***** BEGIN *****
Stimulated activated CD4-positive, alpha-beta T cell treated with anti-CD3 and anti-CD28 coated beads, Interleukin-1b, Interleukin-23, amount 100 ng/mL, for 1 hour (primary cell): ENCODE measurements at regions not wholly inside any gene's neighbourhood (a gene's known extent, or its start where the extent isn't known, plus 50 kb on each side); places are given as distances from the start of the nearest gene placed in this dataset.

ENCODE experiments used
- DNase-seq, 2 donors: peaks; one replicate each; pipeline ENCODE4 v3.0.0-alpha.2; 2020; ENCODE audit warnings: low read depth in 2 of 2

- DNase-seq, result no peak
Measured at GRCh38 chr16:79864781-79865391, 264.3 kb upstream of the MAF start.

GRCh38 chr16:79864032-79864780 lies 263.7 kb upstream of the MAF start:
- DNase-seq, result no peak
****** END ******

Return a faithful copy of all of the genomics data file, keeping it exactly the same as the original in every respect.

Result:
Stimulated activated CD4-positive, alpha-beta T cell treated with anti-CD3 and anti-CD28 coated beads, Interleukin-1b, Interleukin-23, amount 100 ng/mL, for 1 hour (primary cell): ENCODE measurements at regions not wholly inside any gene's neighbourhood (a gene's known extent, or its start where the extent isn't known, plus 50 kb on each side); places are given as distances from the start of the nearest gene placed in this dataset.

ENCODE experiments used
- DNase-seq, 2 donors: peaks; one replicate each; pipeline ENCODE4 v3.0.0-alpha.2; 2020; ENCODE audit warnings: low read depth in 2 of 2

- DNase-seq, result no peak
Measured at GRCh38 chr16:79864781-79865391, 264.3 kb upstream of the MAF start.

GRCh38 chr16:79864032-79864780 lies 263.7 kb upstream of the MAF start:
- DNase-seq, result no peak